The Embraer Legacy 500 development program has recently achieved “several significant milestones” as the fly-by-wire midsize business jet gears up for its first flight in the third quarter, the Brazilian aircraft manufacturer said today. Milestones include taxi runs and the beginning of ground vibration tests on the first Legacy prototype, as well as developments in the second and third prototypes. Concurrently, the joint definition phase has started for its smaller sibling, the Legacy 450.
Embraer Legacy 600
Embraer’s business aircraft deliveries declined to 99 last year from 144 in 2010, according to the Brazilian OEM’s fiscal-year 2011 and fourth-quarter 2011 results, released recently. Embraer Executive Jets’ share of total company revenue dropped to 19 percent last year from 23 percent in 2010. The company delivered 50 business jets (more than half the annual total) in last year’s fourth quarter, 11 fewer than for the same period in 2010.
Since the Falcon 2000’s introduction in 1996, Dassault has debuted several variants that built on its winning formula of combining a good-sized cabin, attractive fuel economy and range, plus pleasant flying qualities and strong resale value.
The Embraer Legacy 650 recently received type certification from the Directorate General of Civil Aviation (DGCA) in India, paving the way for Legacy 650 customers to register and operate the aircraft in India. The 2012 version of the Legacy 650, which made its debut last week at India Aviation 2012 in Hyderabad, features refinements to the interior and cabin management system, including a new high-definition in-flight entertainment system–complete with media input and iPod and iPhone docking systems. It also has an avionics upgrade to the Honeywell Primus Elite suite.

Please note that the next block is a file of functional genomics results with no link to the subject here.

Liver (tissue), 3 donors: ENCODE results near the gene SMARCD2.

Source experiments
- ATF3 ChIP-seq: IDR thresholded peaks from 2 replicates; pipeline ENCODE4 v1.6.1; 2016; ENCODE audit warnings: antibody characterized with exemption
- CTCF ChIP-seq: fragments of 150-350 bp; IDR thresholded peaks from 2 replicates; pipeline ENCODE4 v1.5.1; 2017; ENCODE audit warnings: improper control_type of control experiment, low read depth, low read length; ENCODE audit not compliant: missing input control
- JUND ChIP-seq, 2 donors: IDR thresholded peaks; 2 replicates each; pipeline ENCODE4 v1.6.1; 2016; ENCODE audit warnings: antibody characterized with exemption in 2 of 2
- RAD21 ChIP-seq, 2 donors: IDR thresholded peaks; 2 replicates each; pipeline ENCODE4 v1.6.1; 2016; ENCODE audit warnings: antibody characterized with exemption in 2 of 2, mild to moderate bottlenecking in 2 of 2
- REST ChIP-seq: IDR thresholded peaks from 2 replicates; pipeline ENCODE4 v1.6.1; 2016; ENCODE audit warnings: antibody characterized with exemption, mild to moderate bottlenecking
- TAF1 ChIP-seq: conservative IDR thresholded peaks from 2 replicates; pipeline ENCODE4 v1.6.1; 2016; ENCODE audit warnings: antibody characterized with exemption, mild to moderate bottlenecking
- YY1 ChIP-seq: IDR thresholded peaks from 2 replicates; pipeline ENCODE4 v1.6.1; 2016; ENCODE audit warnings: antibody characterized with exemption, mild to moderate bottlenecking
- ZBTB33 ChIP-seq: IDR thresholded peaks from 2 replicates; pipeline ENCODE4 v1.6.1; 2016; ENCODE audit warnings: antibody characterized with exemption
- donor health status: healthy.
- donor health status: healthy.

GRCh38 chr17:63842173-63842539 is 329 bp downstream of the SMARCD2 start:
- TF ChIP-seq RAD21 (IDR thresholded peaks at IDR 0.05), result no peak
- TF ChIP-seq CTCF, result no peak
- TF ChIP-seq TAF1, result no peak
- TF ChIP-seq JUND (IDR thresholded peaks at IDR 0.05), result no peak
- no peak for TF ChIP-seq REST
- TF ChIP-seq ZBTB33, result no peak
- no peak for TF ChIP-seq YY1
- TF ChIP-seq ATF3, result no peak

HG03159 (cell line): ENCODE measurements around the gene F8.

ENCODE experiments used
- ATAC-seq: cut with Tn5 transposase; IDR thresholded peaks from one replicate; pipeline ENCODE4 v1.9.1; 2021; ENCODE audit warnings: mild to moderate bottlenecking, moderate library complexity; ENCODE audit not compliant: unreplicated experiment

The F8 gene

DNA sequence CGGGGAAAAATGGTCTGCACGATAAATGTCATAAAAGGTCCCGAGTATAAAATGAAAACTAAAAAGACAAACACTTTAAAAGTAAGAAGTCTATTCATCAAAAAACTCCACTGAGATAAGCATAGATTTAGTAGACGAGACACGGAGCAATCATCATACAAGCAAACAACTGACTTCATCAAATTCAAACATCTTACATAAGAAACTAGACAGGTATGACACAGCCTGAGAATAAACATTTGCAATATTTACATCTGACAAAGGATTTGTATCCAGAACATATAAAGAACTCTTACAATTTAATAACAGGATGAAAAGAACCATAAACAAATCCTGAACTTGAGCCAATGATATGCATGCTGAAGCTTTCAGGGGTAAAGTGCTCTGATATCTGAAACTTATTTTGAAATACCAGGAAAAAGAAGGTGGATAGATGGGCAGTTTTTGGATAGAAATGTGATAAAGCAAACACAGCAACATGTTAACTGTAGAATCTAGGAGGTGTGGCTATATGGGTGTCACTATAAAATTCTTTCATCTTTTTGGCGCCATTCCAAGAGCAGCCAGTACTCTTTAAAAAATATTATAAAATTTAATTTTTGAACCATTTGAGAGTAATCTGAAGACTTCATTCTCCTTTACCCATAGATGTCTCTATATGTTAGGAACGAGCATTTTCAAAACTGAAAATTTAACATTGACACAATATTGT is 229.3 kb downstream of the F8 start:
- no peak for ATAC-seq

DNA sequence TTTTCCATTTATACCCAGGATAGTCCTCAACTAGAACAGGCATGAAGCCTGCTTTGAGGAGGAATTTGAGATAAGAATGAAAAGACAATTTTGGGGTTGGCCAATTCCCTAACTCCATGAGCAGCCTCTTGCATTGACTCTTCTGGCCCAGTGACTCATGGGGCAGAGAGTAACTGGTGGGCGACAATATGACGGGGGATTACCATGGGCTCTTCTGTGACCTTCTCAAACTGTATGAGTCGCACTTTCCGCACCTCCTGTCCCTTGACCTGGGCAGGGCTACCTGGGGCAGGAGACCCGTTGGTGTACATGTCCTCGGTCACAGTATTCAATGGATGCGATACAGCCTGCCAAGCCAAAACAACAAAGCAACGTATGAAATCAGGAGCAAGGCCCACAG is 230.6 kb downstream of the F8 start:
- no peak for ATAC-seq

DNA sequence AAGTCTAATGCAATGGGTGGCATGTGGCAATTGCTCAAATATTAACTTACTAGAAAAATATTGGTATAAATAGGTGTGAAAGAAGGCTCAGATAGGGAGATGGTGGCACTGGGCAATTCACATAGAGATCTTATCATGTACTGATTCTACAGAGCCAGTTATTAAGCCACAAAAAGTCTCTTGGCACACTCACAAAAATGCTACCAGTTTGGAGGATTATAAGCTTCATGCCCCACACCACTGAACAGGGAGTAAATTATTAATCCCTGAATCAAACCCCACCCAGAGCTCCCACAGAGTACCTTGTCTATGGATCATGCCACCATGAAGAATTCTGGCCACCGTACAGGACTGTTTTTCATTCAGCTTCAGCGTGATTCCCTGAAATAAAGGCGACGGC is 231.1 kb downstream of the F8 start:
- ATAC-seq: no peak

A discussion at the NBAA’s International Operators Conference last week raised the issue of the 2006 midair collision between a Boeing 737 and an Embraer Legacy over the Brazilian jungle.
Embraer is at the show with five aircraft–a record number for the Brazilian manufacturer’s presence here at the Singapore Airshow. On the static display are the E190 narrowbody airliner (in the 100-seat category), the Lineage 1000 large-cabin business jet (derived from the E190) and the Legacy 650 super-midsize business jet, as well as the Phenom 100 and Phenom 300 light jets (four and six seats, respectively).
With the award last summer of a $160 million contract to provide avionics for the U.S. Air Force KC-10 Extender aerial refueling tanker, Rockwell Collins (Booth Q79) became the primary avionics supplier for all USAF tankers. The U.S. manufacturer recently completed a fleetwide update of systems on the KC-135 Stratotanker, and will provide flight deck displays and other systems on its replacement, the KC-46A.
Embraer performed the Legacy 500 first engine run on January 17 at its headquarters in São José dos Campos, Brazil, the company said yesterday. Between the midsize jet’s December 23 rollout and the first run of its Honeywell HTF7500E engines, Embraer conducted several ground tests, including APU and refueling tests.
Spurred by sluggish demand for light and midsize jets and the threat from Brazil’s Embraer, Cessna has enlarged its midsize cabin cross-section and refreshed one of the lightest jets it builds. The new contenders were revealed last fall in the form of the 680A Latitude midsize and the M2 update of the CJ1+. They compete with, respectively, the Embraer Legacy 450 (slated for certification in late 2014 and service entry in early 2015) and the Phenom 100 (in service since 2009).
Work is progressing on Embraer’s newest offering, the midsize Legacy 500, and the Brazilian airframer says it is on schedule to fly the $18.4 million twinjet by year-end.